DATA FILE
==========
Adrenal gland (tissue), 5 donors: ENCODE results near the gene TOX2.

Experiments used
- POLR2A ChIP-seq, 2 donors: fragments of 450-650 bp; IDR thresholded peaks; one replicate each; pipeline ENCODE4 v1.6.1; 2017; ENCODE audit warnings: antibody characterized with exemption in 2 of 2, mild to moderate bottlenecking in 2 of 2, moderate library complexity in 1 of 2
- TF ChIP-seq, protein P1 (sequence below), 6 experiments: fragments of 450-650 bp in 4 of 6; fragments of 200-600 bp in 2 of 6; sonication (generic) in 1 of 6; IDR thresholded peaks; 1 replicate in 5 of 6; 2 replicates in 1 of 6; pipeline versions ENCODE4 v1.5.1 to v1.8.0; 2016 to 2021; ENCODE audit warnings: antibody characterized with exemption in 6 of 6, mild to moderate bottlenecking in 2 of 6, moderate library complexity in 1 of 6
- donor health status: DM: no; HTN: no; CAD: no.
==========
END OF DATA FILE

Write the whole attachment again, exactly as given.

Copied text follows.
Adrenal gland (tissue), 5 donors: ENCODE results near the gene TOX2.

Experiments used
- POLR2A ChIP-seq, 2 donors: fragments of 450-650 bp; IDR thresholded peaks; one replicate each; pipeline ENCODE4 v1.6.1; 2017; ENCODE audit warnings: antibody characterized with exemption in 2 of 2, mild to moderate bottlenecking in 2 of 2, moderate library complexity in 1 of 2
- TF ChIP-seq, protein P1 (sequence below), 6 experiments: fragments of 450-650 bp in 4 of 6; fragments of 200-600 bp in 2 of 6; sonication (generic) in 1 of 6; IDR thresholded peaks; 1 replicate in 5 of 6; 2 replicates in 1 of 6; pipeline versions ENCODE4 v1.5.1 to v1.8.0; 2016 to 2021; ENCODE audit warnings: antibody characterized with exemption in 6 of 6, mild to moderate bottlenecking in 2 of 6, moderate library complexity in 1 of 6
- donor health status: DM: no; HTN: no; CAD: no.